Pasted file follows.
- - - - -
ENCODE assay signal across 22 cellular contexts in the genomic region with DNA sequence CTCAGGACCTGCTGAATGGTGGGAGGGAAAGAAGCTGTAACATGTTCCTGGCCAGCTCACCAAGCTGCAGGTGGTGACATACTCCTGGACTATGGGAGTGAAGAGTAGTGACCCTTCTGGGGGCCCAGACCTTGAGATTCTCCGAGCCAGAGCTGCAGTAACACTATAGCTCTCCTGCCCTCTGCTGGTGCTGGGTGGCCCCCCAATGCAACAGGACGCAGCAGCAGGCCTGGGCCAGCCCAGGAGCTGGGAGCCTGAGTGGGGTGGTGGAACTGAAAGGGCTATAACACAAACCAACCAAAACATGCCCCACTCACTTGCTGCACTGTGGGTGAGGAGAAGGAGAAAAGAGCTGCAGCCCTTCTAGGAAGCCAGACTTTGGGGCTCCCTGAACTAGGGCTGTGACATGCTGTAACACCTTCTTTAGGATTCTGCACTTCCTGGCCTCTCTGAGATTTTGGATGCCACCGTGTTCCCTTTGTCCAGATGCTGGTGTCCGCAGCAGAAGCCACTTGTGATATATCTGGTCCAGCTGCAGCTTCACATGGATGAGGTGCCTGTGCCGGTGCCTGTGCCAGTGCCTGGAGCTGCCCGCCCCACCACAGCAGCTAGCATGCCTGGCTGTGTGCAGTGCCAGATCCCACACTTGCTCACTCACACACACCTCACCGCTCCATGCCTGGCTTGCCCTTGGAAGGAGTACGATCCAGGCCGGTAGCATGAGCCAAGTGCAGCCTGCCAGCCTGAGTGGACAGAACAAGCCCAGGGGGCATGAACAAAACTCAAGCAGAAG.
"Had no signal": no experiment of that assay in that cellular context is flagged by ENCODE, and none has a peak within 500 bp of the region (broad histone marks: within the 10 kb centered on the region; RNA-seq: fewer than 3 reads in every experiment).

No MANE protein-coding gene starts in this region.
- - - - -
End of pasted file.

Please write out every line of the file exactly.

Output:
ENCODE assay signal across 22 cellular contexts in the genomic region with DNA sequence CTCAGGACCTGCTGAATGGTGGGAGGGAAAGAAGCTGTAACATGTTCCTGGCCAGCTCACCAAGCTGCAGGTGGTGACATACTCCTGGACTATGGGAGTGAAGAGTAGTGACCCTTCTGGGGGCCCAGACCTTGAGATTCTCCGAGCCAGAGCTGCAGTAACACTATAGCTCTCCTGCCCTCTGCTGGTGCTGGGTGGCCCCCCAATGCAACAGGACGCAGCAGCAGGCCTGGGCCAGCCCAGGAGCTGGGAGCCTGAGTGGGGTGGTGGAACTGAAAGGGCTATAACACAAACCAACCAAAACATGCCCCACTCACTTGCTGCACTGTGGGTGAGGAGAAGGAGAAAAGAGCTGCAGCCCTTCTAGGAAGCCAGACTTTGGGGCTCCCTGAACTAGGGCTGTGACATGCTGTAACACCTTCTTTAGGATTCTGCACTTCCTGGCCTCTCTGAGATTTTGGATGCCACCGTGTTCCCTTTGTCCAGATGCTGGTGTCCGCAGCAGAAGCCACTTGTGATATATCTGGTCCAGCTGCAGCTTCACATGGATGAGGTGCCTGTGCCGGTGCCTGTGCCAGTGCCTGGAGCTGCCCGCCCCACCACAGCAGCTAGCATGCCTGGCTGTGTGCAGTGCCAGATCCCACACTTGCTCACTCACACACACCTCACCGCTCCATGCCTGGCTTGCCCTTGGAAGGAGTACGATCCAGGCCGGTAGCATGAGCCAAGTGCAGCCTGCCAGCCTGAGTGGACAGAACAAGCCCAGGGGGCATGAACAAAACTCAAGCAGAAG.
"Had no signal": no experiment of that assay in that cellular context is flagged by ENCODE, and none has a peak within 500 bp of the region (broad histone marks: within the 10 kb centered on the region; RNA-seq: fewer than 3 reads in every experiment).

No MANE protein-coding gene starts in this region.